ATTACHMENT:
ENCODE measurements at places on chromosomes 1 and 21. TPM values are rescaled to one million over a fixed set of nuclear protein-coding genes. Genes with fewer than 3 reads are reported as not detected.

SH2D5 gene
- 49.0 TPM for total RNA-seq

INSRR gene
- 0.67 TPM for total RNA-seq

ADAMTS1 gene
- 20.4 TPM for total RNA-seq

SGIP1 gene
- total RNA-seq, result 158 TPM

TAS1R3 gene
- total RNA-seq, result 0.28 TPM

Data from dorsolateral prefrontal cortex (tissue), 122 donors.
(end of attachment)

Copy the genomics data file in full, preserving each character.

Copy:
ENCODE measurements at places on chromosomes 1 and 21. TPM values are rescaled to one million over a fixed set of nuclear protein-coding genes. Genes with fewer than 3 reads are reported as not detected.

SH2D5 gene
- 49.0 TPM for total RNA-seq

INSRR gene
- 0.67 TPM for total RNA-seq

ADAMTS1 gene
- 20.4 TPM for total RNA-seq

SGIP1 gene
- total RNA-seq, result 158 TPM

TAS1R3 gene
- total RNA-seq, result 0.28 TPM

Data from dorsolateral prefrontal cortex (tissue), 122 donors.